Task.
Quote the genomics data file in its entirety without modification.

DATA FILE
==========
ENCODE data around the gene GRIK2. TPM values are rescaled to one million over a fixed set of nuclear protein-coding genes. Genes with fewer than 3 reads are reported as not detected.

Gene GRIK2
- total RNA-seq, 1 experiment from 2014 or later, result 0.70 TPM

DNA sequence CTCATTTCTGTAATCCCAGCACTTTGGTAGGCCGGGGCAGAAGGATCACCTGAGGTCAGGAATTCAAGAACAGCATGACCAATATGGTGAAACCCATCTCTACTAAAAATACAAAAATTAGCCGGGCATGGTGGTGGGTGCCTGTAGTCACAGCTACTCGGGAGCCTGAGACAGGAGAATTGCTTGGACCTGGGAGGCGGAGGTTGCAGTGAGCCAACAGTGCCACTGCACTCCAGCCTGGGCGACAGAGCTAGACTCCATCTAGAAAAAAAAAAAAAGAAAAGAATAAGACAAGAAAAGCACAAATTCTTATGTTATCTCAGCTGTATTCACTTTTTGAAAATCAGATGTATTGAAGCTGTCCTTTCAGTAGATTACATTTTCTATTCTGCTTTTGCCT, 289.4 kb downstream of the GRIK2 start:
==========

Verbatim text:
ENCODE data around the gene GRIK2. TPM values are rescaled to one million over a fixed set of nuclear protein-coding genes. Genes with fewer than 3 reads are reported as not detected.

Gene GRIK2
- total RNA-seq, 1 experiment from 2014 or later, result 0.70 TPM

DNA sequence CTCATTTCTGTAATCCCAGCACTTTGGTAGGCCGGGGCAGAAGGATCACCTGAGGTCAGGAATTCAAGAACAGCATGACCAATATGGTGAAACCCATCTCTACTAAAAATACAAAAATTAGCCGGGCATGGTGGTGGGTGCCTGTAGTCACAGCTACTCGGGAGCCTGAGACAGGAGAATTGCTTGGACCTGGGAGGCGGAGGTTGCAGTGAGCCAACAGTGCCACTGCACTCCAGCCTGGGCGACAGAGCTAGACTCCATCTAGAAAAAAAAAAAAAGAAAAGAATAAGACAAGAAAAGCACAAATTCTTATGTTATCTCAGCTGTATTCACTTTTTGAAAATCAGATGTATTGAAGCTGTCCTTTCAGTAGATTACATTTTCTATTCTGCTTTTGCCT, 289.4 kb downstream of the GRIK2 start: